Coping with change can always be tricky. Even as an adult, adjusting to something new can be hard. You might find it confusing or upsetting, and you can start to question yourself and wonder if you have done the right thing or made the right decision.
For children, changes can be much more frightening. Whether it’s a small change like getting used to life after a holiday or something bigger like living after a marriage annulment or moving house, children can find it hard to understand. They might not know why things have changed, they might not like it, and they can find it hard to just carry on as usual.
Children’s behaviour often suffers after even a small change at home. They might lash out, become emotional or anxious. They may struggle to sleep or become easily upset. It’s our job as parents to help them adjust.
Explain as Much as You Can
Even very young children know when something has changed. They pick up on different atmospheres and moods, and without understanding, they are affected. Children are often aware of much more than we think they are, and even if you try to protect them, or hide things from them, they will know that something is wrong.
So, explain what you can. How much you tell them will depend on their age and maturity, and you are the best person to make that judgement. But, don’t just try to keep them in the dark.
Don’t Tell Lies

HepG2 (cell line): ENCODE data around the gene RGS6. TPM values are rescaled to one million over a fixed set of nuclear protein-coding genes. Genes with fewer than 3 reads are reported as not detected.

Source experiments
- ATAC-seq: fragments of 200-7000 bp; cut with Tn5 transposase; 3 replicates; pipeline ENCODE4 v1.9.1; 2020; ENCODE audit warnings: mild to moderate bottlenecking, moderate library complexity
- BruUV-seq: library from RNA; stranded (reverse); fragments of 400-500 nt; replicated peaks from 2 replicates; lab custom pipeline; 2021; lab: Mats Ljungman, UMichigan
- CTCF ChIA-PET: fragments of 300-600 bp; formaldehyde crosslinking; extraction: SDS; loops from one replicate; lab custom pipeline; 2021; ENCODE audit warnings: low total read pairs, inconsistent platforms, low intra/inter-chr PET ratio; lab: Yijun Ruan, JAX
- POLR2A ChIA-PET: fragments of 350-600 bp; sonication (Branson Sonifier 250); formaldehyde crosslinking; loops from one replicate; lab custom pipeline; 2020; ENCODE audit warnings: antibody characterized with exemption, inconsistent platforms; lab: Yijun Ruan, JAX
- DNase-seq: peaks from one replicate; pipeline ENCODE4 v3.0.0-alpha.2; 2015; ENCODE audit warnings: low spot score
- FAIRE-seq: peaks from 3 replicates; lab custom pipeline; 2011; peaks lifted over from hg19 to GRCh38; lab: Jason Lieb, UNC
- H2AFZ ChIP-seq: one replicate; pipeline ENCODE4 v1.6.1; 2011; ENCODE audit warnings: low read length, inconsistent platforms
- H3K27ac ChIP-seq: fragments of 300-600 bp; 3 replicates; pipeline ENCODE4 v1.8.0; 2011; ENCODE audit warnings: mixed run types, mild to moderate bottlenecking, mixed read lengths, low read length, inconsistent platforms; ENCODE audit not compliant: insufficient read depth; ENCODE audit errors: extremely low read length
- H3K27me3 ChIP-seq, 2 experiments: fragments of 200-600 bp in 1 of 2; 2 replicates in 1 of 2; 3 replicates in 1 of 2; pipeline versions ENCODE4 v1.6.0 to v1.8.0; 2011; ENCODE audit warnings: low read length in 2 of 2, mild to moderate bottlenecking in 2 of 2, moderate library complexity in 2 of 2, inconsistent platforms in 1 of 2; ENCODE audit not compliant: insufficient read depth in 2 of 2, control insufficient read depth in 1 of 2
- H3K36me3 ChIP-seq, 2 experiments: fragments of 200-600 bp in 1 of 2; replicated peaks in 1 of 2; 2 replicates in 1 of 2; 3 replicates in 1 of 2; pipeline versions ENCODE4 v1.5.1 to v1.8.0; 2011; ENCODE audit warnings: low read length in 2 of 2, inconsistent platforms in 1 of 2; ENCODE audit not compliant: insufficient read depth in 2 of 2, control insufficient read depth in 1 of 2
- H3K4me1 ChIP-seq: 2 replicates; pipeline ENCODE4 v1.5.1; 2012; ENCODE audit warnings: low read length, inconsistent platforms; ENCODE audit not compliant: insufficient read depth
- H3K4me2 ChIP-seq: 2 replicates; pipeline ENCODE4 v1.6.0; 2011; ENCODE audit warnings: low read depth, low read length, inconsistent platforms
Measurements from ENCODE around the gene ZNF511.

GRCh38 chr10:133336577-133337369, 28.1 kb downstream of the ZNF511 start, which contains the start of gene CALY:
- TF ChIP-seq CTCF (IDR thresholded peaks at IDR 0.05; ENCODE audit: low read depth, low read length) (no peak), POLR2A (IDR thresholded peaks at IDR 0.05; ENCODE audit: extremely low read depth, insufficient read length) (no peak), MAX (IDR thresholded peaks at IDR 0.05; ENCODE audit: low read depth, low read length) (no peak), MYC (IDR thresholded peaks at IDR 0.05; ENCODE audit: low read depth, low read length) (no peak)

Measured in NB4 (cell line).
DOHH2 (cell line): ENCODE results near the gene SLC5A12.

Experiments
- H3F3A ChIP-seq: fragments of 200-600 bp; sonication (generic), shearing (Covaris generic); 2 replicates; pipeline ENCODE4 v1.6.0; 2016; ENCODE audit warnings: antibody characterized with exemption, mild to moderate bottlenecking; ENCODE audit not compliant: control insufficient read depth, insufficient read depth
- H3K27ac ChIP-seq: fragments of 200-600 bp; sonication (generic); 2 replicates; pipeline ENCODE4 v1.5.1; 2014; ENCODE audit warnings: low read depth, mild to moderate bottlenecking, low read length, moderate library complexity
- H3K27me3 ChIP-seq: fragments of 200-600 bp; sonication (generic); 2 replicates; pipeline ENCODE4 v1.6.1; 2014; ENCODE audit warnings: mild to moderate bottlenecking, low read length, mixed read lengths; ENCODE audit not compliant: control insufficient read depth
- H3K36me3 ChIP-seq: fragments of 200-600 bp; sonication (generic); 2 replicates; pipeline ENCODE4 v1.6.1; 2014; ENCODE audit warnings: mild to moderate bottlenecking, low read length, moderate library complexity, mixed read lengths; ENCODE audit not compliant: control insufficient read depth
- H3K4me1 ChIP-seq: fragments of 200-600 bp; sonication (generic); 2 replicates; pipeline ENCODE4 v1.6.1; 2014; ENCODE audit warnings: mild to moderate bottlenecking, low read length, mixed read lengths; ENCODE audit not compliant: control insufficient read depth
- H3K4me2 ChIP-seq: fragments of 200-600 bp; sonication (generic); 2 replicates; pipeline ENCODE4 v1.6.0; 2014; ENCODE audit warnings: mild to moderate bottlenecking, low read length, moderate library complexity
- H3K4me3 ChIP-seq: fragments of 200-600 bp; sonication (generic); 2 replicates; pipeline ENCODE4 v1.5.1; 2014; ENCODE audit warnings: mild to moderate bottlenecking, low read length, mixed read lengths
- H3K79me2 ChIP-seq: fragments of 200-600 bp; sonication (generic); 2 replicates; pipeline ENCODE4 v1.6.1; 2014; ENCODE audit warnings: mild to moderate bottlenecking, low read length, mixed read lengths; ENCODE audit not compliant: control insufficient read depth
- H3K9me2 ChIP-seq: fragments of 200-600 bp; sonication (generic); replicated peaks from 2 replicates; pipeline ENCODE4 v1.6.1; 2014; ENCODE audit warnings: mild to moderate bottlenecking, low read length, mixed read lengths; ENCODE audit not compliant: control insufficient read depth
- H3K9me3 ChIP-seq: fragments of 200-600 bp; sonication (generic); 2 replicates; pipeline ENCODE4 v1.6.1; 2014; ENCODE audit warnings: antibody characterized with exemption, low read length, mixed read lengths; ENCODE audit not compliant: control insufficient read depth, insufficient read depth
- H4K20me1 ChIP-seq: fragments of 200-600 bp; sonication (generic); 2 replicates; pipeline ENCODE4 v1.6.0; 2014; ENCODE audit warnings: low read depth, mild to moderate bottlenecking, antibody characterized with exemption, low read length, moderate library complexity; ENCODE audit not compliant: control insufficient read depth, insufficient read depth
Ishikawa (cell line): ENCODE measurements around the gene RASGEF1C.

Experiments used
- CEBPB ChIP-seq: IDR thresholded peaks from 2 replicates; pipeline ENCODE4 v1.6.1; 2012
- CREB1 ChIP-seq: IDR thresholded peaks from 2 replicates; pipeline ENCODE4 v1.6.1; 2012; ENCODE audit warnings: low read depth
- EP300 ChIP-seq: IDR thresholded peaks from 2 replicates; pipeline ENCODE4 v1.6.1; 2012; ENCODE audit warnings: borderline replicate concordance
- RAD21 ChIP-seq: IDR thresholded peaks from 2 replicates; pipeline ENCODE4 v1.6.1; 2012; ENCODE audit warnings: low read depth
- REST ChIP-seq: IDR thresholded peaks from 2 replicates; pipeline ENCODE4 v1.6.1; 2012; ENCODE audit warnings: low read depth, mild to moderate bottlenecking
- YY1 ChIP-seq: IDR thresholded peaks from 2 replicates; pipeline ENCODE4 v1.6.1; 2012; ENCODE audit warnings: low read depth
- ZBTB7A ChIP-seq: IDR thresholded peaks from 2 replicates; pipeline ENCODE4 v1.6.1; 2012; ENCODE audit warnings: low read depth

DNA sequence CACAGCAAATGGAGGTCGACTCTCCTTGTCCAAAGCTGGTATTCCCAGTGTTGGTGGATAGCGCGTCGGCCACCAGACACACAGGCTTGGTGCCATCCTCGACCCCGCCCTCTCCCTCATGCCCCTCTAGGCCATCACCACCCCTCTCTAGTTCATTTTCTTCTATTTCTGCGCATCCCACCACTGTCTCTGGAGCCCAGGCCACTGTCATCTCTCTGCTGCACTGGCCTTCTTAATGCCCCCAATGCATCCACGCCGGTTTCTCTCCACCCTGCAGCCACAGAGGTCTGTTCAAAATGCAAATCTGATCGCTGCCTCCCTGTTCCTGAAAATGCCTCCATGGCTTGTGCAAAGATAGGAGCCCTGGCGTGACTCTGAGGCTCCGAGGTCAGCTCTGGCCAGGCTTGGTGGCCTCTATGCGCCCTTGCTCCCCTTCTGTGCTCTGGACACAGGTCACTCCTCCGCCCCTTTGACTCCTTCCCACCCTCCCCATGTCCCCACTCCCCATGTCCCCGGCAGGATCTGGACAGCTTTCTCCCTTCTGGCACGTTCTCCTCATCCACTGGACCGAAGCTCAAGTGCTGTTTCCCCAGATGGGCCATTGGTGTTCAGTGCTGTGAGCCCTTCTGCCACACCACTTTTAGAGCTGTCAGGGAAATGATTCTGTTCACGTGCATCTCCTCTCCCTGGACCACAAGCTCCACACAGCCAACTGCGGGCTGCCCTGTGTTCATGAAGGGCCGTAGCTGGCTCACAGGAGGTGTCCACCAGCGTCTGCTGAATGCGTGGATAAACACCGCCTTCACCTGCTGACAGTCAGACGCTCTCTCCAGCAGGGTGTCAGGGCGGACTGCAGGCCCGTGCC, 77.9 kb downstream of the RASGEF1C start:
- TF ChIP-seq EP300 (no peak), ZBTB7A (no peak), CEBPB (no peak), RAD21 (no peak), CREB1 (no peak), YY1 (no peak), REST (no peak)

Explaining doesn’t have to mean telling them everything. If someone is sick, or you are going through a breakup, you don’t need to tell them all of the gory details; there’s certainly no need for that. But you shouldn’t lie to them. Trust is a crucial part of your relationship with your child, and lying is never a good idea.
With honesty in mind, you should encourage questions. They’ll probably have a lot of questions, and want to know more. Encourage them to ask and promise that while there might be some things that you can’t tell them right now, you won’t lie to them. If they ask anything that you don’t know the answer to, spend some time trying to find out more together.
Try to Maintain a Routine
Routine is important to children, and while some things have to change, keep as much as you can the same. This can include going to school, bedtimes, meal times, and other day to day events. This can help them to feel more stable and secure.
You might be upset or struggling to adapt too, if the change that you are experiencing is life-altering. But, you must take the time to have fun with your kids, to show them that life will go on and that it’s ok to laugh and smile, even when you are sad. Do some home baking, have a family movie day, get messy with crafts, or go to the park. Even these small things can improve mood.